If you recently became interested in buying, selling or spending Bitcoin, you should always check its legal terms, given the country you’re from and your interests. If you have already invested into this matter, it’s always useful to update your knowledge on the fast-evolving cryptocurrency market.
Cryptocurrency regulations vary from one country to another. Some territories allow Bitcoin to be used for paying taxes and purchase goods, or simply trade it under the form of commodity, others have not bothered at all with regulating it and at the opposite pole there are the countries that made everything in their power to ban it that merely possessing Bitcoin can send you to prison.
Let’s take a look to its present legal regulations classified based on territory, as of January 2022:
Countries where Bitcoin is legal
According to research, the number of countries where Bitcoin is recognized by the law is no less than 111. For example, powers such as the United States and Canada generally have a crypto-friendly stance on cryptocurrencies while enforcing anti-money laundering laws to prevent fraud. European Union member states, on the other hand, are not allowed to launch their own cryptocurrencies, but cryptocurrency exchanges are legalised and required to comply with regulations.
An extensive list of such countries includes Antigua and Barbuda, Australia, Barbados, Belgium, Bulgaria, Cayman Islands, Chile, Croatia, Dominica, Estonia. Finland, Germany, Indonesia, Italy, Ireland, Japan, Lithuania, Malta, Mauritius, Marshall Islands, New Zealand, Norway, Philippines, Serbia, South Korea, Sweden, Switzerland, Ukraine, United Kingdom, United Arab Emirates, United States, Uzbekistan and Venezuela.
Countries where Bitcoin is nor legal nor illegal
Some countries have not yet decided what to do with Bitcoin. In such cases, using BTC is legal in the sense that you can own it, but there are no clear rules or legal protections regarding its status. These countries are either still creating a legal framework for Bitcoin and any other cryptocurrency or are still waiting and debating their approach on the matter. These include: Albania. Afghanistan, Angola, Anguilla, Argentina, Belize, British Virgin Islands, Brunei, Cambodia, Costa Rica, Cuba, Guatemala, Haiti, India, Honduras, Kenya, Jamaica, Latvia, Lesotho, Macau, Malaysia, Mexico, Moldova, Montenegro, Pakistan, Tajikistan, Tanzania, Samoa, Zimbabwe.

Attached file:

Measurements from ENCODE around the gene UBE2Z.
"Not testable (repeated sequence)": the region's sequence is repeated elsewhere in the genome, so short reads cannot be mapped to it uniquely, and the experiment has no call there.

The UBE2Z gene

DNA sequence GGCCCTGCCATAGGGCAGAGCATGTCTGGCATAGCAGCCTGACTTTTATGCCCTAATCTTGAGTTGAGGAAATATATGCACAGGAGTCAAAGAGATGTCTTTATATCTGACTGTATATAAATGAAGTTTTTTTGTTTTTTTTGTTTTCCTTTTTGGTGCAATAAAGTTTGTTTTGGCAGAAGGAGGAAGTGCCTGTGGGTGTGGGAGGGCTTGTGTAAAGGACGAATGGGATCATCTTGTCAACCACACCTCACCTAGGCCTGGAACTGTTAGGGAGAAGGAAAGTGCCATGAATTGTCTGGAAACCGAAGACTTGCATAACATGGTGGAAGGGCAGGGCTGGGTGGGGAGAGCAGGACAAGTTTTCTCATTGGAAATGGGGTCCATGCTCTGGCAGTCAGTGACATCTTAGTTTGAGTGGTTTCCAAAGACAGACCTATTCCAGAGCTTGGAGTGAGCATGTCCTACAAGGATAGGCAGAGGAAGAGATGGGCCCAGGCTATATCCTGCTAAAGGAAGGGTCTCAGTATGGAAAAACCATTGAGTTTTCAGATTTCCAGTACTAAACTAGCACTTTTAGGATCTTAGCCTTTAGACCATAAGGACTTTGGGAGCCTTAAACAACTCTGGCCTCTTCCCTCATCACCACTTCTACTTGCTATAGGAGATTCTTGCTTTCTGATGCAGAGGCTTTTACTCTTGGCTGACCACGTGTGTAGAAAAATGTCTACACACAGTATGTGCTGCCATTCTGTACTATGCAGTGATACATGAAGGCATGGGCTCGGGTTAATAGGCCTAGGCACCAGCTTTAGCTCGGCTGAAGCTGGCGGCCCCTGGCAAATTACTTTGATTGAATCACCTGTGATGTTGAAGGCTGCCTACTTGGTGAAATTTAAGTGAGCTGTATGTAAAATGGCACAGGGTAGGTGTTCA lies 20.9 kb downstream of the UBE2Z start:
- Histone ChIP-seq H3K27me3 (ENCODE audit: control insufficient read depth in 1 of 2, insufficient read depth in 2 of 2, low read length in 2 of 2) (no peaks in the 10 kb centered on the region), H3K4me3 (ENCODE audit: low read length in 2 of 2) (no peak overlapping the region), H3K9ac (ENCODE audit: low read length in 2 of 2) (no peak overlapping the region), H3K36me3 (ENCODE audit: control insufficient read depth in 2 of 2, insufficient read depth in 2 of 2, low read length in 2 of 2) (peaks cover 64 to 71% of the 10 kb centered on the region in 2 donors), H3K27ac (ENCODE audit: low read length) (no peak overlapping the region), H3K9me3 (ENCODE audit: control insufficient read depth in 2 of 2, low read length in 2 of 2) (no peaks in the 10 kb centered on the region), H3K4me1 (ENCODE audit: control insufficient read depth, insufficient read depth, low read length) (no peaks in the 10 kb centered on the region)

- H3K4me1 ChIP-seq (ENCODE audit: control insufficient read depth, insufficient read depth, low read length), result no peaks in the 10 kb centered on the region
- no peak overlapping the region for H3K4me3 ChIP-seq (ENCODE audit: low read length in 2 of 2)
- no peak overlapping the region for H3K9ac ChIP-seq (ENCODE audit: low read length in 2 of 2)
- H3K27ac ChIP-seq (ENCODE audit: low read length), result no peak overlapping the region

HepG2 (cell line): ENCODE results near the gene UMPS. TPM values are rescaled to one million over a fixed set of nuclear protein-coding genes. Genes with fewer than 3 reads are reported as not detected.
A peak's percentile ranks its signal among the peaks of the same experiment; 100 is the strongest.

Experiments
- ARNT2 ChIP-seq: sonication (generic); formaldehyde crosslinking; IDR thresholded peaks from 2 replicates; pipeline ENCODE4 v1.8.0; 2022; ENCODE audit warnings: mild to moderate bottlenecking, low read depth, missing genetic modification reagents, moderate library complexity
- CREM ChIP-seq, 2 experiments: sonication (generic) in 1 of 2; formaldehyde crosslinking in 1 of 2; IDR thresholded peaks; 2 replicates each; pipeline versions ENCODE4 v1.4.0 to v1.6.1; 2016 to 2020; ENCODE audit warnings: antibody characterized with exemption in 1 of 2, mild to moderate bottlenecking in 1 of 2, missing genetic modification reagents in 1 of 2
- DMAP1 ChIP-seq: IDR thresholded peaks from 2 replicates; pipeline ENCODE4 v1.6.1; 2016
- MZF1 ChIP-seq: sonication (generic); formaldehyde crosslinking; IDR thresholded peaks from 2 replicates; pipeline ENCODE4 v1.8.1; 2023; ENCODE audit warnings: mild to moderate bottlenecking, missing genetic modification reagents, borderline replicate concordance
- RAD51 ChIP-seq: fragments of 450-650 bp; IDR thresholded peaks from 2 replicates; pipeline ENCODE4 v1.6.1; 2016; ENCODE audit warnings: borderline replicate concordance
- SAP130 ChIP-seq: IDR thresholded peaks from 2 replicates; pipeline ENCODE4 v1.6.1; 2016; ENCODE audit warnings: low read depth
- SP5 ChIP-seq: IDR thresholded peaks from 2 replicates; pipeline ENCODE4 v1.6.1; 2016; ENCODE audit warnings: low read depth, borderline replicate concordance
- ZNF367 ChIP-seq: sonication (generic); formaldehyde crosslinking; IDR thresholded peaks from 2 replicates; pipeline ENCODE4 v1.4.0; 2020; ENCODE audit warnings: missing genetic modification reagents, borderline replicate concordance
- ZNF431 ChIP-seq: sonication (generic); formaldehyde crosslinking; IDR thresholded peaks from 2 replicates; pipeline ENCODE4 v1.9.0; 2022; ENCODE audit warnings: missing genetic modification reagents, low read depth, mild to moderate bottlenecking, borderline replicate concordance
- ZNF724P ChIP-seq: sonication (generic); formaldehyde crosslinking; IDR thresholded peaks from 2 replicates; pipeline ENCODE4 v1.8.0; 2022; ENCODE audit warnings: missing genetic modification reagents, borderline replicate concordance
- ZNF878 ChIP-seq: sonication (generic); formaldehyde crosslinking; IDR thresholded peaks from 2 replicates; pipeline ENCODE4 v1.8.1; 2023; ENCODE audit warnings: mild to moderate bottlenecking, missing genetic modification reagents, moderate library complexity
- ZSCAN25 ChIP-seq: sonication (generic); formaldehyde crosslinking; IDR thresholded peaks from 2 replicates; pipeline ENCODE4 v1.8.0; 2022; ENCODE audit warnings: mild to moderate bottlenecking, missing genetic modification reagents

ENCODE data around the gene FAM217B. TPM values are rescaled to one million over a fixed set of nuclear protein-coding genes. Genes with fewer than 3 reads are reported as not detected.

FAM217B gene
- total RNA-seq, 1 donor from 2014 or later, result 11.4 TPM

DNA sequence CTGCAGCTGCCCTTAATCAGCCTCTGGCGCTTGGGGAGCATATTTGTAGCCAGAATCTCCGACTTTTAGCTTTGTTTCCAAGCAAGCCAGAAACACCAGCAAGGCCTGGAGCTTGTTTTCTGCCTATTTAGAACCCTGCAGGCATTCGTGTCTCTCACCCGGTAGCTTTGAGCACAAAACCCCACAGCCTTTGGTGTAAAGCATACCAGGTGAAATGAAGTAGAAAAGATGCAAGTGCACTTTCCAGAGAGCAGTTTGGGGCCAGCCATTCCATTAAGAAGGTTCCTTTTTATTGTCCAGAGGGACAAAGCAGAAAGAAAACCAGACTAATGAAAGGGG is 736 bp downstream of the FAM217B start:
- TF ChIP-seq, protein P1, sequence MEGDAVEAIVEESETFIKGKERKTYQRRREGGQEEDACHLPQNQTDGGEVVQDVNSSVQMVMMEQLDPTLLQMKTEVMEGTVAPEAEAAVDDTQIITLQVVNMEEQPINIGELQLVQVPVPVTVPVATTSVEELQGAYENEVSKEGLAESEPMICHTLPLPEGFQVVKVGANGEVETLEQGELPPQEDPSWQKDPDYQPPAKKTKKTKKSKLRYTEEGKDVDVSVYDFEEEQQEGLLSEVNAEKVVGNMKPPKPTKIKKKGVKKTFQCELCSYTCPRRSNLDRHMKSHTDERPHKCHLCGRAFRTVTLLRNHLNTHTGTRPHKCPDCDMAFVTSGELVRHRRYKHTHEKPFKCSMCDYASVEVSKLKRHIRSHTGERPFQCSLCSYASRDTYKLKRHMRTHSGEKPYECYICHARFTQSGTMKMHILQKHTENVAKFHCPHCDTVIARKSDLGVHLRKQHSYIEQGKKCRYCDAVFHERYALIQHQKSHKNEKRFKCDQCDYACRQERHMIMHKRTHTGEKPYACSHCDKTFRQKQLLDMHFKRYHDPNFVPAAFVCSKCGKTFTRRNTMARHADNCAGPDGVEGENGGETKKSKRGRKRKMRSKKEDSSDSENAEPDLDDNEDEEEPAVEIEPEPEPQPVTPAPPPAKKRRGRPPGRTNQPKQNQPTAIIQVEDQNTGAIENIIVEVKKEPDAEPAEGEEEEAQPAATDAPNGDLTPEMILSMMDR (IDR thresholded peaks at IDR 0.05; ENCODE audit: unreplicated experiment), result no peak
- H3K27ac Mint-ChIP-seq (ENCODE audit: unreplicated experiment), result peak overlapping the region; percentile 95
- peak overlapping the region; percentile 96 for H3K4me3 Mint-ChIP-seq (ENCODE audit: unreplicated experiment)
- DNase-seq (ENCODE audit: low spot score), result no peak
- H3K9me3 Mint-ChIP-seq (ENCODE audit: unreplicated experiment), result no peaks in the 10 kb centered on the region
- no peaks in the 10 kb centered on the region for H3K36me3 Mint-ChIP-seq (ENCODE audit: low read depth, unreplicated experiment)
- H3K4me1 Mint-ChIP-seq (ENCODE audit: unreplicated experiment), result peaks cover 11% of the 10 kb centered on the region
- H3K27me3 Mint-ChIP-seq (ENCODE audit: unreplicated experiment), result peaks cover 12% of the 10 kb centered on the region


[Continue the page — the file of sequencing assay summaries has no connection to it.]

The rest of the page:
Beware that there are countries that treat Bitcoin as legally restricted, but not illegal, meaning that it is somewhat restricted and cannot be traded or used for payment. On such territories, banks and other financial services providers are banned from doing business with cryptocurrency exchanges. Such cases include: Bahrain, China, Hong Kong, Iran, Kazakhstan, Russia, Saudi Arabia, Turkey, Vietnam.
Despite partially banning and restricting it, these laws do not eradicate the trading and use of Bitcoin or other cryptocurrencies. Due to the nature of decentralised cryptocurrencies, it is simply impossible to ban them entirely.
As a logical extension of the above, Asia is keen on restricting online gambling as well.
Countries where Bitcoin is illegal
Bitcoin and other mentionable cryptocurrencies are widely welcomed in most parts of the world. Nevertheless, some countries do ban them or prohibit their use. At least nine countries have chosen to do so, either because of the decentralised nature of Bitcoin, the threat to the current financial system, or simply because proper regulation has not yet been approved, namely: Algeria, Bolivia, Bangladesh, Dominican Republic, Ghana, Nepal, The Republic of Macedonia, Quatar, Vanuatu.
If you want to check a more detailed approach on the matter of Bitcoin’s legality access here.
While it definitely had the opportunity to mature, Bitcoin is still new on the battlefield of monetary history. It may take decades before cryptocurrency can completely replace the world’s money supply. As the acceptance and status of the legal tender grows, the idea of Bitcoin as a world currency is coming close to materialising.
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